Dr Vawda asked, with the two new universities being built in South Africa, what the dti was doing to engage with the Department of Higher Education and Training, to ensure that these universities created courses that allowed for jobs that would contribute to the development of the economy and contribute to the Department’s goals.
The Chairperson made an observation that the presentation was very clear, but the questions illustrated the importance of the issues. He told the dti that this Committee had taken Parliament to the People and had recently done oversight visits in Nelson Mandela Metropolitan Municipality and Coega, and everyone had a political responsibility to ensure that South Africa was a country that all could all be proud of.
He asked Mr October to discuss AGOA to the extent that he was allowed, in terms of the negotiations. The Chairperson also appealed to the Members to raise provincial issues, which might bring a different dynamic to the discourse, rather than the national focus in the National Assembly (NA). The Chairperson clarified that Members of this Committee also took reports from the Department of International Relations, and Members also served on the Select Committee on Economic Development.
The Chairperson asked about the budget figures on slide 33, requesting clarification on the numbers, which did not appear to add up.
The Chairperson asked for an indication of the percentages for regional trade, in the SADC and in South Africa, saying that there was a meeting in Windhoek on Monday that would touch on these issues.
Mr October firstly dealt with Mr Faber’s statement regarding impact of the energy shortages. At the beginning of his presentation he made reference to strikes in the mining industry and the electricity shortage and he said that the Department's Investment Promotion Unit had spent a lot of time recently dealing with the energy crisis. The Economic Cluster, at the beginning of this year, went to Cabinet to establish a five-point plan for the maintenance of the electricity generation plants. The plan was very comprehensive. The reason for its problem was that South Africa had made new investment regeneration capacity too low and there was inadequate maintenance of plants. The lack of sufficient new regeneration systems meant that people had to overrun their systems. The first point was that the emergency Eskom plan dealt with the maintenance of the plants. Secondly, Independent Power Producers would be asked to assist. Thirdly, The Minister of Energy also announced that the Department of Energy would be bringing on board new forms of renewable energy. The fourth point dealt with regeneration. The last point was demand management. There was currently excess of demand, but that could be reduced. This energy problem may persist for another few months but there was the war room in place, with people from many departments working full time .
Mr October noted that both Mr Faber and Dr Vawda had raised issues from the Coega visit, and this was really about the supply-demand dynamic. Many manufacturers had the capacity to produce much more but there was not a demand. Taking solar panels as an example, there were three or four established plants, but then demand was not there yet - so it was definitely a chicken and egg situation. In economics, supply and demand were vital, and one of the main problems in South Africa was that wages were still too low to raise demand, which reduced buying power. The market was also small - and there was no point in supplying more to the local market if there was not the demand there.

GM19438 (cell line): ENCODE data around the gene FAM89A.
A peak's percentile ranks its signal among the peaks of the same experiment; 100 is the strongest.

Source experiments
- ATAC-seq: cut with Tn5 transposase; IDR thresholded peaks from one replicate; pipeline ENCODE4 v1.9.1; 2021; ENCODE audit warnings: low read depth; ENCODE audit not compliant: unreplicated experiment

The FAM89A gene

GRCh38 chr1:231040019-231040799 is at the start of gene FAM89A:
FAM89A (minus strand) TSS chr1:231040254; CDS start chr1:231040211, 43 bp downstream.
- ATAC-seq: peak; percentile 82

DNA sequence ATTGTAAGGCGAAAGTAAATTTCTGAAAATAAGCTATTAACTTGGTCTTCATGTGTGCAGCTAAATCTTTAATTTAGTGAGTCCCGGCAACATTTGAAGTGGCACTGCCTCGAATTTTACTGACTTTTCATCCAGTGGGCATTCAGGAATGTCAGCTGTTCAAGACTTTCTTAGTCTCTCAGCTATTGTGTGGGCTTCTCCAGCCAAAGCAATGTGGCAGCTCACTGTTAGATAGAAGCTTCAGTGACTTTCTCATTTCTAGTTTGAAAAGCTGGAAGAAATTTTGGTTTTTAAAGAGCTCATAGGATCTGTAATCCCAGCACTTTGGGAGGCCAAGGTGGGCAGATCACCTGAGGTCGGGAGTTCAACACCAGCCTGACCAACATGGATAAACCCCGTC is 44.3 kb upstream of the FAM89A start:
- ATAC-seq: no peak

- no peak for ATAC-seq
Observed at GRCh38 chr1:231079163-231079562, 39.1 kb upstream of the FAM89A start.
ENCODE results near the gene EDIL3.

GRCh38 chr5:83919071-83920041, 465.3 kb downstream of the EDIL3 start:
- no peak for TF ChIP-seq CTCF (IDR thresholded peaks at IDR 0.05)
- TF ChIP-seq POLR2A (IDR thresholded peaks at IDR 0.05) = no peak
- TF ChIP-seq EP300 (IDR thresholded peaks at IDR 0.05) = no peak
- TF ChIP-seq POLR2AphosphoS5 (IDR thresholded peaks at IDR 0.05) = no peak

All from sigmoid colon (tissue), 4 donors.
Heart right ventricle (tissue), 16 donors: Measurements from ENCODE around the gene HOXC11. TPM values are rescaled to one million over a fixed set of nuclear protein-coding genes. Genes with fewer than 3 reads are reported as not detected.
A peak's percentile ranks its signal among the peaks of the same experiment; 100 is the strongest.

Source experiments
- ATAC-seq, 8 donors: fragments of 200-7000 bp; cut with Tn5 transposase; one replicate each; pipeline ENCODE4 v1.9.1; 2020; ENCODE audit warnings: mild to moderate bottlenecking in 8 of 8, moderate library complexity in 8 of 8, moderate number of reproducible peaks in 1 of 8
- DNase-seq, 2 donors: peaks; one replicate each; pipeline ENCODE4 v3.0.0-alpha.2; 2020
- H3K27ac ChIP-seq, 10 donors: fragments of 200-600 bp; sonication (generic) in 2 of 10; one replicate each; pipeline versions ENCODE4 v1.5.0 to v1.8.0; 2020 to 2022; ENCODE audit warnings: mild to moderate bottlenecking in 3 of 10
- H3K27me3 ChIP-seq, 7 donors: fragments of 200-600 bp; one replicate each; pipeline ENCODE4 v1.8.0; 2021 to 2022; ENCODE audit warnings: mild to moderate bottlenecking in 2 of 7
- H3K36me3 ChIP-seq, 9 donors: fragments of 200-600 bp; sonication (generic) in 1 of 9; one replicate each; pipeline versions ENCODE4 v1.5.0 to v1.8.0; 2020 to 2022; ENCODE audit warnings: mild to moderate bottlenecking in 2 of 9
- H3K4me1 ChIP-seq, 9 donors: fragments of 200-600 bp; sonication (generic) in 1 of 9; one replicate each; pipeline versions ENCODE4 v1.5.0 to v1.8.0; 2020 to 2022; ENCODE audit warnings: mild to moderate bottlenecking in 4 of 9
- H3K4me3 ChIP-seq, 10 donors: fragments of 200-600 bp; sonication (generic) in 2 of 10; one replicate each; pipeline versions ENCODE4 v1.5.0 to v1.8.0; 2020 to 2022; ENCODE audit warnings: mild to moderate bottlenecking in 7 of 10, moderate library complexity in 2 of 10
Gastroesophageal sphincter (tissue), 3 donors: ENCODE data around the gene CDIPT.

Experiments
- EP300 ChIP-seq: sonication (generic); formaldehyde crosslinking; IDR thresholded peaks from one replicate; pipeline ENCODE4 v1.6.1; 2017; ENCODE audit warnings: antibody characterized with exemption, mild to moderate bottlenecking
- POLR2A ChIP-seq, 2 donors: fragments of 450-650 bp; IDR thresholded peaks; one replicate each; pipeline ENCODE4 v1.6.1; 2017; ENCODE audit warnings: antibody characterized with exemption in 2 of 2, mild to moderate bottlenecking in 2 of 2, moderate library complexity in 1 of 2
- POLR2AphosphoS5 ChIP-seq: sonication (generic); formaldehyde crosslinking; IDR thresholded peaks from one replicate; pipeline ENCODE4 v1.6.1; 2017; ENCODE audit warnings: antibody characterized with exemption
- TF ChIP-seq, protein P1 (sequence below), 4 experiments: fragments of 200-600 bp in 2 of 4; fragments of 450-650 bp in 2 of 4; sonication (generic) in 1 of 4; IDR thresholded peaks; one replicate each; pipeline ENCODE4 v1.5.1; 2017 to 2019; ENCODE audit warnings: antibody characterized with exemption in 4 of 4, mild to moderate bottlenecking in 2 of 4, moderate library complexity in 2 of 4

The industrialisation programme was aimed at correcting that chicken and egg situation. South Africa imported a lot but the Department wanted to replace those imports. However, more people needed to be employed for this, to create demand. Basically it was unlocking a dynamic. The South African market was still small, but all successful markets were big. Germany, for example, had 80 million people, whilst USA, India and China all had mass markets. They combined their markets. Europe was made up of many small countries who could never industrialise within their own small markets, but the EU combined produced a market of 500 million people. Germany could produce large amounts, not only for its own 80 million, but the other 500 million as well.
Mr October pointed out that cost was another vital factor. To achieve stable economies, it was necessary to produce at lower cost, and EU had achieved that. That was why the dti was pushing so hard to establish markets in South Africa, and was the reason behind the designations. South Africa had been importing 50% or 60% of goods for the clothing and textile industry, yet the designation was introduced only a few years ago. This should have been done much sooner, because now South Africa was seeing the benefit. That was why the dti had adopted an active industrial policy.
Mr October went on to contextualise AGOA. AGOA was a unilateral trade agreement. It gave preferences to the Continent, to be able to sell duty-free and not pay certain fees. The USA claimed that it was "a gift to Africa" to allow Africa to sell without fees. This was slightly different from the EU, where there was a reciprocal trade agreement, so that South Africa was given duty-free access and reduced tariffs, but had given the EU the same. Nobody could change anything without the other party agreeing to it. AGOA, being unilateral, meant that African countries did not have much say and USA decided the terms. It was true that South Africa did benefit nationally from it, because it was exporting a large amount to America. However, the USA was demanding more of a quid pro quo. USA had threatened to withdraw the benefits to South Africa as it was worried that South Africa was granting more benefits to EU under the FTA, but the dti and the Ministers negotiating had managed to renew it. It was currently before Parliament, for approval for another 10 years. The only downside to it was that USA wanted to put pressure on South Africa to open its market to US products, which was why this facility must be used to constantly review its participation, so if people had complaints they could report them. A review would be conducted within 30 days. Dti had achieved its goal of maintaining access to the market but the pressure was still on. South Africa was still negotiating on poultry products. America wanted to export over 100 000 tons of poultry, whereas the South African Poultry Association had offered around 40 000 tons. Negotiations were ongoing on this number.